Book Review: The History Of The Seiko Alpinist + 5 Sports Speed-Timer
When an early Seiko Alpinist 14041 resurfaces in an auction in Japan, you can bet that there will be a fiery battle over who gets it. But did you know which model came first, the black-dialed or the white-dialed one? We found an answer in Sadao Ryugo’s new book on vintage Seiko watches.
“Seiko’s first sports and mountaineering watch was launched in December 1959. It was a robust watch with a screw-on back cover which was coated with an unprecedently large amount of luminous paint. In other words, it was the birth of Seiko’s first luminescent waterproof sports watch, the Laurel Alpinist,” writes Sadao Ryugo in the introduction to his latest book. He isn’t new to the Fratello readers. Two years ago, he published a book, The Birth Of The Seiko Professional Diver’s Watch.
Sixty pages about the Seiko Alpinist
Mike was lucky enough to grab a Laurel Alpinist before their prices went bonkers. I decided to focus on the later Alpinist reference J13079, which, I learned from the book, debuted in May 1963. Besides the sector dial and unusual seconds-hand tip, I really liked the 24-hour dial markings that you can only find on this Alpinist reference. What really puzzled me was the case back, which was different than I expected it to be. Had someone swapped it? “The old and new dials and cases are sometimes mixed when switching from one to the other,” Sadao Ryugo explains, indicating that finding the J13079 dial in an 85899 case isn’t unusual.
The book’s big A4 format offers a lot of space for impressive and suggestive images. As in the previous book, all of the pages have a black background. You need to get used to a lot of reflections when reading, but it’s not a big thing. The black layout is pretty unusual and makes the watches really pop. I loved page 20, showing the J13033 Champion Alpinist Type 1 from 1961, planned and designed by Daini Seikosha. It was the second-generation Alpinist that came with an unreal protective strap. I have never seen it, but it looks like there is at least one real example that has stood the test of time.
The book’s structure is in line with the previous one. Each model generation is followed by a tour of the different references — around 10 Alpinist models in total — with a lot of pictures and a short description of each of them. Each chapter ends with a summary table comparing the key specs of each reference and some technical drawings.
After 30 pages on vintage Alpinist watches, there is an interview with Jun Tanaka, “the man behind the revival of Seiko mechanical watches.” He joined Seiko as a watch designer in 1980, and ten years later, he pushed persistently to manufacture mechanical watches. This led to the debut of the revived Alpinist in 1995.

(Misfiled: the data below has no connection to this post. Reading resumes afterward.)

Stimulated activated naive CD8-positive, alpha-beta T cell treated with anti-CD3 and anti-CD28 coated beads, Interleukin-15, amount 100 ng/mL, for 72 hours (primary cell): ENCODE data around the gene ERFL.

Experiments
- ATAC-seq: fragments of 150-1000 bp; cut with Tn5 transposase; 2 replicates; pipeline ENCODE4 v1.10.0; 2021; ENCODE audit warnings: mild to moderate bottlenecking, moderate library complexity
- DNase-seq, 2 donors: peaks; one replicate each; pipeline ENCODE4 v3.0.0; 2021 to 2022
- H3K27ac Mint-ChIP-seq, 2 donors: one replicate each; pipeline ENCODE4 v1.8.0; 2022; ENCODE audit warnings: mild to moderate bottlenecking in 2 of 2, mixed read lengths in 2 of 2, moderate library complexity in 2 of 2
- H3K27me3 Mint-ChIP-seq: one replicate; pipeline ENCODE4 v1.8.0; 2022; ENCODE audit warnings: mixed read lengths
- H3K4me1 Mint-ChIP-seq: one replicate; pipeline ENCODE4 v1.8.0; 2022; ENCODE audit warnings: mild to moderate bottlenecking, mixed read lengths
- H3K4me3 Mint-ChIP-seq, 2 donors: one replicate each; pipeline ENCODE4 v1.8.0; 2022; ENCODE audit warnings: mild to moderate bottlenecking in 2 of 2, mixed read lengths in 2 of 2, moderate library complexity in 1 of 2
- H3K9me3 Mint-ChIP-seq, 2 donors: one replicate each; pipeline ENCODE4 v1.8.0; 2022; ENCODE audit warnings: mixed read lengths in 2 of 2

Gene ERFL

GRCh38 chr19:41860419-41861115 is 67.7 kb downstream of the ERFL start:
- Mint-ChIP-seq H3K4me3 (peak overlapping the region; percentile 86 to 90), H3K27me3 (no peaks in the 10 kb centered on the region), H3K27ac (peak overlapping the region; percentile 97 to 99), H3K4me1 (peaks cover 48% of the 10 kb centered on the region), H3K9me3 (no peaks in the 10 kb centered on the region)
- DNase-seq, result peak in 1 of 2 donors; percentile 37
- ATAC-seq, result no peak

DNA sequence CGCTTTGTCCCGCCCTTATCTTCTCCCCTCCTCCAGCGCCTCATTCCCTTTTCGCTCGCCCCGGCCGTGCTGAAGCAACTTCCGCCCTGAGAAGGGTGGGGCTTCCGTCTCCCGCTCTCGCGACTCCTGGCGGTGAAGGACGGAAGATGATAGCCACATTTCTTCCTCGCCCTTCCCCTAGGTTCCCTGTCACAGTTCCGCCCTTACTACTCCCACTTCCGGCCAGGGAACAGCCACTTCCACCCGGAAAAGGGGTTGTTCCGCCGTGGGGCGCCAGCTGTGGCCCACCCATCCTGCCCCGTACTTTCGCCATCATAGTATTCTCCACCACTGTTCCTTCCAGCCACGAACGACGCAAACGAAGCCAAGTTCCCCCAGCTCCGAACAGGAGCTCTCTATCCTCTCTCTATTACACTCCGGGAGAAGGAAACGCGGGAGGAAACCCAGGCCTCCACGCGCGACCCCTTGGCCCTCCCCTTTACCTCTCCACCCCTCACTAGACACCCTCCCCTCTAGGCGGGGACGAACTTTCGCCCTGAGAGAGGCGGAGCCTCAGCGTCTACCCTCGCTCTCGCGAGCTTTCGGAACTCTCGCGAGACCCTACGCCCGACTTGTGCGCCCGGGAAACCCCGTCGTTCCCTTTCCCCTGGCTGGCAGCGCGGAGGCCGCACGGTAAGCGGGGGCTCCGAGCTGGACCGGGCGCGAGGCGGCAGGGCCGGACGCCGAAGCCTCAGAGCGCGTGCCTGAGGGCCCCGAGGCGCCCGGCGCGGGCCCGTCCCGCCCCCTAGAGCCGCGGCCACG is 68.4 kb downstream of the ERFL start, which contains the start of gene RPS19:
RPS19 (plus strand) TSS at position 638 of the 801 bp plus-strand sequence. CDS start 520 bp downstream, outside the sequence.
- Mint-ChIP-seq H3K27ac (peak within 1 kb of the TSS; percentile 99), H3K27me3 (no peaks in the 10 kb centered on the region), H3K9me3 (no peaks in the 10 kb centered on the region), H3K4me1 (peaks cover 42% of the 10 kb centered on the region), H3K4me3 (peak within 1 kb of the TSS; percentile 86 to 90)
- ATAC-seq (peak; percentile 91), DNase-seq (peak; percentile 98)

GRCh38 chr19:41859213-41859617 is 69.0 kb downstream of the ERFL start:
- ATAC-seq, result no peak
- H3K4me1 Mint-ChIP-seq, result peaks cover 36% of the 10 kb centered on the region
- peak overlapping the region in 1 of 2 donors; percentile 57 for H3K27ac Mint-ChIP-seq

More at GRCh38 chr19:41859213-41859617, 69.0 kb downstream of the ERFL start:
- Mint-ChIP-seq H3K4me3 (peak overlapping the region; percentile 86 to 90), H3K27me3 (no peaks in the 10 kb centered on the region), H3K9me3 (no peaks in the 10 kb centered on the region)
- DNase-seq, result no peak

Some of my collector friends get so excited when some of the late-’90s or early-2000s Alpinists resurface. I have to admit that I was never really into the modern Alpinist, and I was pretty lost in all the references. This book, however, helped me to understand them a bit more. One of the surprising facts I learned was that Seiko actually used a microfilm drawing of my beloved J13079 as a reference for the revived Alpinist.
The next part of the book is devoted to the journey around the development of Seiko’s first chronograph wristwatch, the Crown Chronograph. In particular, the interview with its developer Mr. Toshihiko Ohki is very enriching.
Thirty pages on the 5 Sports Speed-Timer makes for very nourishing reading. You will find all the differences between the 6139-6010 JDM, 6139-6000 JDM, 6139-6009, a special Sony-branded model, and plenty of others, including the 6139 for French, Italian, and British markets. I was also happy to find more information on the 6139-7060, which I bumped into recently and really liked its green sunburst dial. Anyway, just when you think the parade is over, there is another spreadsheet waiting with a bunch of other 6139 Speed-Timers.
There were more than 100 types of Speed-Timers for the Japanese domestic market only. If we included export models, we would get to 300 in total, according to Sadao Ryugo. The next part of the book maps caliber 70xx Speed-Timers, with a bit of surprise right at the beginning. For the first time, I spotted the so-called “Rally Meter” reference 7015-7010.
All of Suwa’s 6139 and 6138 chronographs sported a standard tachymeter ring. So one way for Daini to distinguish itself was for the 70xx to feature rotating dial rings that could perform functions unavailable on the 6139. The logarithmic scale on the Rally Meter rotates around the fixed scale. Its function is to calculate the speed and distance traveled during the rally. Nice.
If you want to categorize your thoughts and knowledge around the Seiko Alpinists or Speed-Timer, you will hardly find a better source, at least in English. The book is bilingual, showing Japanese and English text next to each other. The table of contents is pretty detailed and uses watch references as a pointer. This comes in handy if you do research and want to check a specific reference. Sadao Ryugo is active on Instagram as @mrseikosha, so feel free to reach out to him about the price and availability of his book in Europe and elsewhere. The previous one is already available as a Kindle edition on Amazon. Happy Christmas reading!